Hold on to your hats – it’s Walk to Work Week!
Walk to Work Week is organised by the charity Living Streets, ‘the national charity that stands up for pedestrians’ (see what they did there?) In principle, standing up for pedestrians is a laudable aim. However, creating better environments for us to walk in is one thing. Badgering reluctant citizens to take to the streets when a great number of them clearly prefer to keep their arses permanently parked on car seats, office chairs and sofas is quite another. Living Streets should, in my humble opinion, stop browbeating the sedentary majority into perambulating under duress and leave the streets to those of us who actually appreciate them.
As part of the Walk to Work Week campaign, Living Streets have issued an execrable ‘Event guide’ to help employers to ‘plan, promote and take part’. Where to start? How about the tagline, ‘Walking takes you places’. Yes folks, walking is no longer simply a pleasurable activity. It is now, along with pretty much everything else that governments, corporations and other achievement- and efficiency-obsessed organisations can lay their grubby mitts on, aspirational. The last bastions of contented indolence are being breached. Get off your fat backside and make something of yourself, you lazy bastard.
The odious guide soon descends into corporate-speak. Event organisers are encouraged to ‘Talk to HR and senior management to ensure event promotion buy-in’ and to ‘highlight achievements’.
We are told that, as well as aiming ‘to get people walking more to and from work’, Walk to Work Week also seeks to inspire people to walk more ‘during work and at lunchtimes’. During work? Good luck with that. At lunchtimes? ‘Whaaaat?’ expostulates the average employee, before spluttering: ‘my lunchtime is sacred. If you think I’m going to forego the opportunity to mess about on Facebook, pick up a few bargains on eBay and gaze vacantly at celebrity gossip websites in order to tramp around this shitty business park, then you’ve got another thing coming. Fuck off.’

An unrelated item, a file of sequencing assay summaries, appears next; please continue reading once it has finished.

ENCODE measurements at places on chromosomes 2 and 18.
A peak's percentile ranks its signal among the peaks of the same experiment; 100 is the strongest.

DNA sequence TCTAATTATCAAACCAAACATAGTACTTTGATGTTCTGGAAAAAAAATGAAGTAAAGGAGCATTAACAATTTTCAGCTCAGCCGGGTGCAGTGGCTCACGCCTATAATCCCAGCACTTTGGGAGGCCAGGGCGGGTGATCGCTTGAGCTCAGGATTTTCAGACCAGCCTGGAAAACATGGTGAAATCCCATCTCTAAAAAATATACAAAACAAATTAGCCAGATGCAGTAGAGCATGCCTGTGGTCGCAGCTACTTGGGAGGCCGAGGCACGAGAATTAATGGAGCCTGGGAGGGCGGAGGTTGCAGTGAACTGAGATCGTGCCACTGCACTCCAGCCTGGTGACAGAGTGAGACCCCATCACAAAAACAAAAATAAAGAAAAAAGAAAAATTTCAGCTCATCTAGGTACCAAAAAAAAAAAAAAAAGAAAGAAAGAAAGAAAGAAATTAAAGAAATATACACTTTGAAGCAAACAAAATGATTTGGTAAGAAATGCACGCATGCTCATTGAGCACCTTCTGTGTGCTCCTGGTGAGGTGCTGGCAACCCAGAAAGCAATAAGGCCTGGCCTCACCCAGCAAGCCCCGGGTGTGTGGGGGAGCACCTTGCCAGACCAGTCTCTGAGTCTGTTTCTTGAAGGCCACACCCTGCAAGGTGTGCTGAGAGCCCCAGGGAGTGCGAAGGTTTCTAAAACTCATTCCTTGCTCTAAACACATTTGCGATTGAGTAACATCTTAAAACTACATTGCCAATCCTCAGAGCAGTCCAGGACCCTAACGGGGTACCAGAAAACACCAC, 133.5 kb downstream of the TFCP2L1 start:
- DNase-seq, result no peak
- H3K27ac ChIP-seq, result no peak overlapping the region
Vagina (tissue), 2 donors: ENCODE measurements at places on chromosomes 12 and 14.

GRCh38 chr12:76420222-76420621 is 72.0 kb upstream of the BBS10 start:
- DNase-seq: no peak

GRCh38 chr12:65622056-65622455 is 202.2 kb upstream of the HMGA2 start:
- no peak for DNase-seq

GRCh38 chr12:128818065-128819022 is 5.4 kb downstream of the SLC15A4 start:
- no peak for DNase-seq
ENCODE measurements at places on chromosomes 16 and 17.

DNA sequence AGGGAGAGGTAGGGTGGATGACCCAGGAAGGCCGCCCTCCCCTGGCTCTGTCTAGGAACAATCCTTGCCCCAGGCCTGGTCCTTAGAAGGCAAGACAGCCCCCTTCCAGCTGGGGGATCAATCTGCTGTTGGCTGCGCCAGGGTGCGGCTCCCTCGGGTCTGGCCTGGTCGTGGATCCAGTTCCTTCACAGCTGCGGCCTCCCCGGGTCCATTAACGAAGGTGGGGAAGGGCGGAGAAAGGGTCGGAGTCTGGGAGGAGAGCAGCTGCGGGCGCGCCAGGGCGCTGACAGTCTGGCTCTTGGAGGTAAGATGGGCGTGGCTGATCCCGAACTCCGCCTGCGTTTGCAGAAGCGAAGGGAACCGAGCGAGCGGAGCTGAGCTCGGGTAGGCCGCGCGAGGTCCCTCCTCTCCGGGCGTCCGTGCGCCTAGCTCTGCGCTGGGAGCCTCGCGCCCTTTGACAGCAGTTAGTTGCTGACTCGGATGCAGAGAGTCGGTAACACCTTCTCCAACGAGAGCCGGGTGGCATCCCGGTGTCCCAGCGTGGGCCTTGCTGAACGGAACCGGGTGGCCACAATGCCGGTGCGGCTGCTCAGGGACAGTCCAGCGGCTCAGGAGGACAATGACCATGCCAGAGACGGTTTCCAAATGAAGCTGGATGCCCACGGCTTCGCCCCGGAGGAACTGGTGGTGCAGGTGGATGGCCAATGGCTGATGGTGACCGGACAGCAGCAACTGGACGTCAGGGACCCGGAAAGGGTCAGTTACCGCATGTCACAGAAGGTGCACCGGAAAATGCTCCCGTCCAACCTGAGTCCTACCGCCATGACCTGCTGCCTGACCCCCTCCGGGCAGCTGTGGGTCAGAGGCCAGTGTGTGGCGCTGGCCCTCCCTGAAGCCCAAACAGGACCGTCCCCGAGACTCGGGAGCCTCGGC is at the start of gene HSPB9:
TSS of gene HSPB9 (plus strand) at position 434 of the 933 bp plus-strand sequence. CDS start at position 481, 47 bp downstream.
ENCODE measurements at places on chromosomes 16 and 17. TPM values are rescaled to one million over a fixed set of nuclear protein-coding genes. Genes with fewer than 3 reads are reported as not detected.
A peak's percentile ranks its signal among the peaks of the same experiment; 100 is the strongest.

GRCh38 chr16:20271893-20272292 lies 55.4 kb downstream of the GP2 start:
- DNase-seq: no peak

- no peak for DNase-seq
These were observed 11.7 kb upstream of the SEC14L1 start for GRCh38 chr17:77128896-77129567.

Yet the guide cannot contain its excitement. Nagging – sorry, encouraging – employees to walk more can, the employer is informed: ‘…contribute to…your organisation’s sustainability objectives’, ‘improve productivity’, ‘reduce absences due to sick days’ and ‘promote team spirit’.
(Sorry, I should have used bullet points there. Forgive me.)
If all that’s not enough for the thrusting middle manager, then he/she will assuredly wet their pants at the revelation that ‘The week can also be run as an internal team or departmental competition’. Excuse me while I vomit into the nearest recycling bin.
I should add at this juncture that the event guide does at least incorporate ideas for using the event as an opportunity to fundraise for charity. However, the appropriation, subjugation and bastardisation of a previously untainted pleasure for this purpose is objectionable. Why not stick to the tried and tested methods of forced jollity and ritual humiliation that constitute the average workplace charity fundraising initiative and leave the gentle, unassuming and often solitary (there’s no ‘team’ in ‘I’) act of walking well alone?